Napp v Ratiopharm & Sandoz Ltd [2009] EWCA Civ 252

1 April 2009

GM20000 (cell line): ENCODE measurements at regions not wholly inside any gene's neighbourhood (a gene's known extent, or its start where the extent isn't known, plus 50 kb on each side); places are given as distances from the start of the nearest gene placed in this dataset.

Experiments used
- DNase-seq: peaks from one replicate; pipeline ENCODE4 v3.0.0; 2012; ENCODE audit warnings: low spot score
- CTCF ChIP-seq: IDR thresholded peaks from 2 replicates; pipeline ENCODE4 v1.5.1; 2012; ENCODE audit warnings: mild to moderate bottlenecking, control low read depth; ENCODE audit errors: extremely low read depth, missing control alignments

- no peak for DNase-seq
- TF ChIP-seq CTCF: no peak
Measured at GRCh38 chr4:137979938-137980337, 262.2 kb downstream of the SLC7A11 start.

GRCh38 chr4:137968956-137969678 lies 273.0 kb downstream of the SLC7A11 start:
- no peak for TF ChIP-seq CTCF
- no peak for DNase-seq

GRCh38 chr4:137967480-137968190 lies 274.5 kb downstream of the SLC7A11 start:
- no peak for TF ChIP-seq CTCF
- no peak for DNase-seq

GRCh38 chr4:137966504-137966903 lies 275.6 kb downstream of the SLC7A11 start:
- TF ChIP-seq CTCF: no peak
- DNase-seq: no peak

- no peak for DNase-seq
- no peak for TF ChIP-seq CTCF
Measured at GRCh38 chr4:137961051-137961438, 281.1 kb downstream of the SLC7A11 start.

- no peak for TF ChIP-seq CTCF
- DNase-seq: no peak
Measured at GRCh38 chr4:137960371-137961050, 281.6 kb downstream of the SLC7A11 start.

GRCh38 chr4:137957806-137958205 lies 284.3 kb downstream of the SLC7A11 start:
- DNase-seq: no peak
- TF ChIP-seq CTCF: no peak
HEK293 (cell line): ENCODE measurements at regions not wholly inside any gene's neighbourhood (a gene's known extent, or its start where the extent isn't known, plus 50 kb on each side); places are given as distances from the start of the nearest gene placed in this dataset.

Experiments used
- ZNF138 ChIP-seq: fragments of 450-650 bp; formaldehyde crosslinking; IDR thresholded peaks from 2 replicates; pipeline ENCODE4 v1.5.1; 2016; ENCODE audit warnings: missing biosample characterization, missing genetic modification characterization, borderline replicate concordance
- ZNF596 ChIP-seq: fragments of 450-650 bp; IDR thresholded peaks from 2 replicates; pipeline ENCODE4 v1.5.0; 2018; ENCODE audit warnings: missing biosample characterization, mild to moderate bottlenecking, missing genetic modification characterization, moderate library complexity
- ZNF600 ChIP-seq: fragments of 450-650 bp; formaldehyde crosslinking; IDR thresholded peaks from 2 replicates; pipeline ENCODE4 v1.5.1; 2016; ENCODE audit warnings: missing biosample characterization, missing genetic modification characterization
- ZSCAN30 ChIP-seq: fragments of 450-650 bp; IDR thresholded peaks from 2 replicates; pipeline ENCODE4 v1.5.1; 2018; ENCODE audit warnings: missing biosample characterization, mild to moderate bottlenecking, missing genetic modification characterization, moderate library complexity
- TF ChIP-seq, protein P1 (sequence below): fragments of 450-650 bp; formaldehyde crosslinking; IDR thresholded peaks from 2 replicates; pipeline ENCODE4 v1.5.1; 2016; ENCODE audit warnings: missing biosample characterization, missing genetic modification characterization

In March 2009 Michael Tappin appeared as junior counsel for Napp at the first instance hearing and as lead counsel in the Court of Appeal. Mark Chacksfield acted for Sandoz. The patent in suit was for a controlled release formulation of an analgesic called Oxycodone, a drug that had commonly known for many years. Napp brought a claim against Sandoz and Ratiopharm for infringement of its patent in relation to controlled release formulations of Oxycodone which they had put on the market. Sandoz and Ratiopharm brought a counterclaim against Napp claiming that the patent was invalid for obviousness, lack of novelty and added matter. Napp successfully defended the invalidity attacks however the Judge at first instance held that the patent was not infringed by the Sandoz/Ratiopharm products. Both sides appealed to the Court of Appeal. Napp brought appealed the Judge’s findings on construction of the patent and Sandoz and Ratiopharm brought a cross appeal in relation to added matter and obviousness. The primary issue in relation to added matter was the extent to which the case of PPG/Disclaimer (G1/03) laid down a further test for establishing whether a disclaimer added subject matter. The Court of Appeal held that G1/03 did not add any extra criterion in relation to disclaimers and added matter and as such that the disclaimer in the patent in suit did not add matter. The appeal on construction was allowed and the cross appeal dismissed, and as such the patent was held to be valid and infringed.

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